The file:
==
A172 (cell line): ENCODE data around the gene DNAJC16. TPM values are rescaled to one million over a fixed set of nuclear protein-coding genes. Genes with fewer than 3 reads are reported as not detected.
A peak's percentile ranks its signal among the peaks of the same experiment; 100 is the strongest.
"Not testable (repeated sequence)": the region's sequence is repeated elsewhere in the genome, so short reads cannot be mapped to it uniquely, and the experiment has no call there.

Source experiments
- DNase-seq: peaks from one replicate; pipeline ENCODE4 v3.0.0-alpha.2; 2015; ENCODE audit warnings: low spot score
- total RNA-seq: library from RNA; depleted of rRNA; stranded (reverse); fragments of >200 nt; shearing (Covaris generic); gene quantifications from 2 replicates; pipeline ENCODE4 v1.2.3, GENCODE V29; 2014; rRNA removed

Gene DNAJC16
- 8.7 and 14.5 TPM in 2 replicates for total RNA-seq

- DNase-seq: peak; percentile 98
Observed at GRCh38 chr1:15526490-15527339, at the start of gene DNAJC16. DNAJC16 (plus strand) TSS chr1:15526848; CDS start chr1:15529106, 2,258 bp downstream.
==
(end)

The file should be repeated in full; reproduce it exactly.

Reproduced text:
A172 (cell line): ENCODE data around the gene DNAJC16. TPM values are rescaled to one million over a fixed set of nuclear protein-coding genes. Genes with fewer than 3 reads are reported as not detected.
A peak's percentile ranks its signal among the peaks of the same experiment; 100 is the strongest.
"Not testable (repeated sequence)": the region's sequence is repeated elsewhere in the genome, so short reads cannot be mapped to it uniquely, and the experiment has no call there.

Source experiments
- DNase-seq: peaks from one replicate; pipeline ENCODE4 v3.0.0-alpha.2; 2015; ENCODE audit warnings: low spot score
- total RNA-seq: library from RNA; depleted of rRNA; stranded (reverse); fragments of >200 nt; shearing (Covaris generic); gene quantifications from 2 replicates; pipeline ENCODE4 v1.2.3, GENCODE V29; 2014; rRNA removed

Gene DNAJC16
- 8.7 and 14.5 TPM in 2 replicates for total RNA-seq

- DNase-seq: peak; percentile 98
Observed at GRCh38 chr1:15526490-15527339, at the start of gene DNAJC16. DNAJC16 (plus strand) TSS chr1:15526848; CDS start chr1:15529106, 2,258 bp downstream.